Mostly True
Doonesbury
Says 3,000 Americans "died of gunfire" between the time of the Ebola scare in Dallas and the midterm elections.

Doonesbury on Sunday, December 14th, 2014 in the Sunday comics

Doonesbury says 3,000 died from gunfire during time of Ebola scare

This Doonesbury comic strip took Fox News to task for politicizing fears about Ebola. (Washington Post/Trudeau)

A day before PolitiFact unveiled that exaggerations about Ebola took top honors as the 2014 Lie of the Year, the comic strip Doonesbury took aim at the very same target.

The strip’s author Garry Trudeau imagined an interview between his characters NPR host Mark Slackmeyer, and Fox News correspondent Roland Hedley.

Hedley: We’re very proud of our Ebola unit. We covered Obama’s bungling of the epidemic from the Dallas debacle to the election.

Slackmeyer: Have any idea how many Americans died from Ebola during that time?

Hedley: Um ... No. I’d have to run the numbers on that.

Slackmeyer: None. Not a single one. Want to know how many died of gunfire during that same period?

Hedley: I don’t see how that’s relevant.

Slackmeyer: Statistically, about 3,000.

For the record, Trudeau is correct about the number of Americans who died from Ebola. The two people who succumbed on American soil were not American citizens.

But we wanted to take a closer look at Trudeau’s statement that "statistically, about 3,000" people died of gunfire between the events in Dallas and the November election. That word "statistically" struck us as a particularly careful choice.

To refresh your memory, Thomas Eric Duncan was admitted to a Dallas hospital on Sept. 28. Duncan ultimately died and then two nurses who treated him contracted the disease. They both survived. The election took place on Nov. 4.

Trudeau explained to us that he based his number on annual deaths due to guns that he found on a website run by the School of Public Health at the University of Sydney in Australia.  The yearly totals only went through 2011 so Trudeau looked back five years and took the lowest number.  He divided to find the weekly average and used that for the five weeks between Duncan becoming ill and the election.

"It's obviously only a statistically typical five-week period," Trudeau said. "For all I know there could have been a major lull in gun violence in October. But for purposes of argumentative contrast, I felt it accurately reflected the magnitude of harm our epidemic of gun violence inflicts."

Using the Centers for Disease Control and Prevention’s aptly named Wonder database, we found monthly numbers that ran through 2012. For simplicity, we summed deaths for October and the first four days of November. This approach was slightly more precise than Trudeau’s and as this table shows, it more than confirmed Trudeau’s claim. (Adding a few days in September would only make the case stronger.)

Year

October

Nov. (4 days)

Total

2012

2,733

364

3,097

2011

2,748

344

3,092

2010

2,725

336

3,061

2009

2,655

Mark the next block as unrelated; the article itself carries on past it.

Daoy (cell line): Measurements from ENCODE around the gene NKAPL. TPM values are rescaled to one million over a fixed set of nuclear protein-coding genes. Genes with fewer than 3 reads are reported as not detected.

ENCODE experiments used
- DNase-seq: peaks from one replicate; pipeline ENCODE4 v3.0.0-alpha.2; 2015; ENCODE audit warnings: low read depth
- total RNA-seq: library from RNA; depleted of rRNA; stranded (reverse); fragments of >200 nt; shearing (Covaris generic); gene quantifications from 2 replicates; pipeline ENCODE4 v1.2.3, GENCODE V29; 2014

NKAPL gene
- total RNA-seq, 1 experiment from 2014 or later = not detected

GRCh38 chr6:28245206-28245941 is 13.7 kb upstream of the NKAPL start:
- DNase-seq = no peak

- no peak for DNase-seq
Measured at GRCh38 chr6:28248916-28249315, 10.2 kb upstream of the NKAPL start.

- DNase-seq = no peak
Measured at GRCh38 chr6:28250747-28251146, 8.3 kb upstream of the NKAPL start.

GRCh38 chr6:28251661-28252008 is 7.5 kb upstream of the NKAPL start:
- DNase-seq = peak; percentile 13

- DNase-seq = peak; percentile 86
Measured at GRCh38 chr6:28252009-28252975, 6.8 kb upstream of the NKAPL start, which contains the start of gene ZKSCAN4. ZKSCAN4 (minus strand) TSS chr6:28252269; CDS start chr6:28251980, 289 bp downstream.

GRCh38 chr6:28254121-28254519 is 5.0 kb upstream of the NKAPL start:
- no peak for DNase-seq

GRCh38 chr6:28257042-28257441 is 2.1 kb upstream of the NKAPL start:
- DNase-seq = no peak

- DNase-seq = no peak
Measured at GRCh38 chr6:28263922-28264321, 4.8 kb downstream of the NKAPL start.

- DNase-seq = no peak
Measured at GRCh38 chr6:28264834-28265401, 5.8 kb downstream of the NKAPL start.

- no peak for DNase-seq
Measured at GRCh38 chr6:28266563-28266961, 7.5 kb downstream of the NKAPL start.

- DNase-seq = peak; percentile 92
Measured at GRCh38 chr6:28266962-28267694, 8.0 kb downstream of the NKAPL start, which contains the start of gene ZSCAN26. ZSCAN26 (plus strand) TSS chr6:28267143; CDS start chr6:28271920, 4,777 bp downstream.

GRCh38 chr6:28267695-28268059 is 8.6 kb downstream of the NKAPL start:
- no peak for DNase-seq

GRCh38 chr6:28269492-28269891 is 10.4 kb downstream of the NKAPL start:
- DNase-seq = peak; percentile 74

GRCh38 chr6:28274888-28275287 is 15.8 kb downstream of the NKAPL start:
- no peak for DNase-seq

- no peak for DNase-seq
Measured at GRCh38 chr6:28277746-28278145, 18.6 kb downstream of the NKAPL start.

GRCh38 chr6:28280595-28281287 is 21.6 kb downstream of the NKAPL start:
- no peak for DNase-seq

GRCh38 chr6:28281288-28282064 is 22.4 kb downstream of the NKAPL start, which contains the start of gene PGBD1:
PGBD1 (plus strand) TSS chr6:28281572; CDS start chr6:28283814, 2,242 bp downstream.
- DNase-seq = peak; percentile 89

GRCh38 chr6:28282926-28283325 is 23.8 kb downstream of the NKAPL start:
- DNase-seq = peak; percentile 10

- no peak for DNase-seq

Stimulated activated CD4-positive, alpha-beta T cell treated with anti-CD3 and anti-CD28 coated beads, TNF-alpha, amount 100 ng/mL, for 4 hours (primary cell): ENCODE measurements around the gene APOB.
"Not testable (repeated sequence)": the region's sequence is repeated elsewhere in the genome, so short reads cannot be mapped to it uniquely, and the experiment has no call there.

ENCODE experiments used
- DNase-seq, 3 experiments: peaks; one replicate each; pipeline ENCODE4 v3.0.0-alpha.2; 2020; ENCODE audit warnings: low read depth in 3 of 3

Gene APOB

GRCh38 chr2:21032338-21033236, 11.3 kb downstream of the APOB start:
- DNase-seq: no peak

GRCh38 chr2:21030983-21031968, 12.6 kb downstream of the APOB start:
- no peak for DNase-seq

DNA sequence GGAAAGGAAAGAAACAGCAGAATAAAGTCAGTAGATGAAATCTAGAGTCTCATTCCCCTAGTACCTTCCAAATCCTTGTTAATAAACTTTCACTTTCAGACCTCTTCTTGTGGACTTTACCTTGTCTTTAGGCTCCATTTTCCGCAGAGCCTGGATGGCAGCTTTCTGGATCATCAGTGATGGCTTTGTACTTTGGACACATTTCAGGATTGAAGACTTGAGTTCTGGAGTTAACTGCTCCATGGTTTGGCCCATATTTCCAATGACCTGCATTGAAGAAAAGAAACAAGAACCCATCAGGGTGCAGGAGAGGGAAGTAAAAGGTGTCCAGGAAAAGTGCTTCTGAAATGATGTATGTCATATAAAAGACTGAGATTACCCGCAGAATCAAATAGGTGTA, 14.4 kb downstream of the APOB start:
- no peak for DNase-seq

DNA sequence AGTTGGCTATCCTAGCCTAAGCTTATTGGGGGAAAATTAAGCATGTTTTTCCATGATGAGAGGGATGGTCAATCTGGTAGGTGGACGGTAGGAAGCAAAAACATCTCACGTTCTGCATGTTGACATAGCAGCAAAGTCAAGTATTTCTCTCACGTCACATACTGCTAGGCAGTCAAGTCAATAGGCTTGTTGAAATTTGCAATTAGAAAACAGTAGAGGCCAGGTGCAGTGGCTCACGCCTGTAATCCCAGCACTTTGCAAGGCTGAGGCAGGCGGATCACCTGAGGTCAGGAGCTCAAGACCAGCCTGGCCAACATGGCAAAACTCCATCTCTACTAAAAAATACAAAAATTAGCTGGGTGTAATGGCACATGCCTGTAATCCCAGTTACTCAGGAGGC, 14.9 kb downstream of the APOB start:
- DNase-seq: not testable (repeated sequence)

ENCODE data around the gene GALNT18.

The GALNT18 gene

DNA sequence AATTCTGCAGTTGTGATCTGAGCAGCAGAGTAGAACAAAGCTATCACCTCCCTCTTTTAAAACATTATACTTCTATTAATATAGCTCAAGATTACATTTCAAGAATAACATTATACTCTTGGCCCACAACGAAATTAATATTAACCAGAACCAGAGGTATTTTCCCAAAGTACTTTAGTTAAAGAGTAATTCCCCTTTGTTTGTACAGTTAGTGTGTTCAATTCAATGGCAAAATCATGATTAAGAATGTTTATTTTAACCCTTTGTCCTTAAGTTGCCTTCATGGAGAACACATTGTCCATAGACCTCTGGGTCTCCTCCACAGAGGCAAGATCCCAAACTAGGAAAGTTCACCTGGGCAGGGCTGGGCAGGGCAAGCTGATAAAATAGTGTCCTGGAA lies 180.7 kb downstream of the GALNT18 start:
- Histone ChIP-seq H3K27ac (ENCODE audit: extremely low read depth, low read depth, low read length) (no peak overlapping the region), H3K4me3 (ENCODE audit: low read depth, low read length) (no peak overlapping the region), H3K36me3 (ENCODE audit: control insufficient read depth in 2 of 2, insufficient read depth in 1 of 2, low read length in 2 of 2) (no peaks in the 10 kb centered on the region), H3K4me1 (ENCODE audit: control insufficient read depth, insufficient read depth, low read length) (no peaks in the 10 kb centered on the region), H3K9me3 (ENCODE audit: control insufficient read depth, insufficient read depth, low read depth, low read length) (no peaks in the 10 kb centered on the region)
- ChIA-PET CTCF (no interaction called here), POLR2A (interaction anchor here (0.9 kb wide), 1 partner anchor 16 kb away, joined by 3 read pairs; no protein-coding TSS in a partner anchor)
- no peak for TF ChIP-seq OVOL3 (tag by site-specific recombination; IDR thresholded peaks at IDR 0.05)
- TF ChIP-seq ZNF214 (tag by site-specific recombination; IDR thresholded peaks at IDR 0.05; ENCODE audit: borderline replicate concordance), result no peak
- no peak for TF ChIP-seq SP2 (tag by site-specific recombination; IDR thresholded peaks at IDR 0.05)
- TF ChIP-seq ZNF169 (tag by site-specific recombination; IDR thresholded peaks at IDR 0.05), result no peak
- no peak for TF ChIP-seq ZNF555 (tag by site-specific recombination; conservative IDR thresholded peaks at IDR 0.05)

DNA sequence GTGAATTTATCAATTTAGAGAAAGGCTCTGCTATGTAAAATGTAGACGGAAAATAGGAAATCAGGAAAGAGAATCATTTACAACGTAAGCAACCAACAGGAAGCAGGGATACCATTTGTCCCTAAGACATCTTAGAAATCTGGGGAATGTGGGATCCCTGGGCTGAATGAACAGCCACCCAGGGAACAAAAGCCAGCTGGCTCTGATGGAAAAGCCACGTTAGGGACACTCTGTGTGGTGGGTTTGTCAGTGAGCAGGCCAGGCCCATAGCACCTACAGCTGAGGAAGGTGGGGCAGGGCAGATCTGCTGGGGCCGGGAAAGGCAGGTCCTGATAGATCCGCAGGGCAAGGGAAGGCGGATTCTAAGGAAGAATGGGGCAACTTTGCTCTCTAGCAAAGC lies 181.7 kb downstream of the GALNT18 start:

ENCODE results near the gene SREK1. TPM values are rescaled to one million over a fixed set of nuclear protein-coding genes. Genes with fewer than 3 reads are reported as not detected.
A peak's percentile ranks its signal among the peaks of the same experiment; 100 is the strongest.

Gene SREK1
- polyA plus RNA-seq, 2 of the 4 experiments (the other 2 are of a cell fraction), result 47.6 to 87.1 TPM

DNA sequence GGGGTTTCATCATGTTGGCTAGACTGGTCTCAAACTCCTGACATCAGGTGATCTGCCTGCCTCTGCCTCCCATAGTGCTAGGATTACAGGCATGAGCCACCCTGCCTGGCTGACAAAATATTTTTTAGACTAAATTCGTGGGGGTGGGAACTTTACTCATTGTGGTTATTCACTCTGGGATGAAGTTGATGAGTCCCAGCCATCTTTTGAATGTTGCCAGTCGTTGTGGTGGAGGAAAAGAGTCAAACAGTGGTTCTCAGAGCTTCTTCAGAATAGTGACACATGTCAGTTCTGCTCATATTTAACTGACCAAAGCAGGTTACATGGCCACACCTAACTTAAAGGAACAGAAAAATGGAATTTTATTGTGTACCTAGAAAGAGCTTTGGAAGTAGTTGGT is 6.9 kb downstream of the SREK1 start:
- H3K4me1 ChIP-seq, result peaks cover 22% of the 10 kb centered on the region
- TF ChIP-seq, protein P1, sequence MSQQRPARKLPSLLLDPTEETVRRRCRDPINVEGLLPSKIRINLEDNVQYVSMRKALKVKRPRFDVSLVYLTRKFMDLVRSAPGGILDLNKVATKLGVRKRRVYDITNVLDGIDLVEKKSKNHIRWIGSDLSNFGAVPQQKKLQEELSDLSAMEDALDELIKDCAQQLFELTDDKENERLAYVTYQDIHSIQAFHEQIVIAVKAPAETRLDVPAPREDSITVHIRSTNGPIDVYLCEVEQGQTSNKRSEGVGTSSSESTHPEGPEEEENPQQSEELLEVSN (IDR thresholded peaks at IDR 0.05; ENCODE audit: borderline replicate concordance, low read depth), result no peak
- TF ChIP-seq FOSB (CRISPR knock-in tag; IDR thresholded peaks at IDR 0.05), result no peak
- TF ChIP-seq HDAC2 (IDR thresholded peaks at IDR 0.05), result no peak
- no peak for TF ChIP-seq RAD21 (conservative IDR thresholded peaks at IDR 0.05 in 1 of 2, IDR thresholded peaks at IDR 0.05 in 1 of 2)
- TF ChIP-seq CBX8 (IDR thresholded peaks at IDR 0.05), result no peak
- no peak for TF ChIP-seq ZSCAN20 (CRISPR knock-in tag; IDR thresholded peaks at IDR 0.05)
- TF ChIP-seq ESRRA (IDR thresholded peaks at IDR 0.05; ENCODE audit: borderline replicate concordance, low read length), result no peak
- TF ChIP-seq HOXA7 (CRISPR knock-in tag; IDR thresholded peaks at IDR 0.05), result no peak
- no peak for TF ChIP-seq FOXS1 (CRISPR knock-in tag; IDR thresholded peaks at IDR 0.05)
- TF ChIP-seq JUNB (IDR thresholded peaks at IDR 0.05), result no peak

333

2,988

2008

2,626

339

2,965

Average

   

3,041

We don’t know exactly how many people died over that time period in 2014, and we won’t know for about a year. But Trudeau’s figure is very much in line with past trends, and as Trudeau noted to us, the numbers have been stable for many years.

Suicide looms large

The most important caveat to Trudeau’s statement is that it includes suicides. In 2012, the CDC classified 20,666 deaths as due to "intentional self-harm" by any sort of firearm. The number of deaths by assault, or what we might call homicide? 11,622.

Gun violence is an umbrella term that covers all manner of deaths when a weapon is fired. It includes suicide, criminal homicide, police shootings, cases when the intent is unknown, and a strange category called "exposure to inanimate mechanical force - firearm."

When you hear about gun violence, it might suggest solely people killing each other. That would be inaccurate. Roughly two-thirds of the deaths are people killing themselves.

Also, the CDC data records the death of residents, but it doesn’t track their citizenship status. Trudeau contrasted gun deaths with the deaths of Americans due to Ebola. We found no information that made the distinction.

A note about Fox News

While Fox News devoted many minutes if not hours to Ebola coverage, and not always with pinpoint accuracy, on Oct. 15 host Shepard Smith delivered a 4-minute monologue saying that fear of Ebola is "not based in fact or reason." Smith decried the tendency of politicians and news organizations to hype the hysteria.

Our ruling

Garry Trudeau, speaking through his characters in Doonesbury, said that in the time between the Ebola scare in Dallas and the election, "statistically" about 3,000 Americans died from gunfire.

The latest data from the CDC bears that out. Using a five-year average, we found 3,041 deaths in the relevant time period.

Given that the debate over gun deaths in this country often centers on homicides or accidental shootings, it is important to note that about two-thirds of the total would likely be suicides. Plus, the CDC data counts the deaths of residents, which might include some noncitizens. Still, the number of deaths is in line with what Trudeau said, even if the precise figures will vary.

The claim is accurate but it requires some clarification. Accordingly, we rate it Mostly True.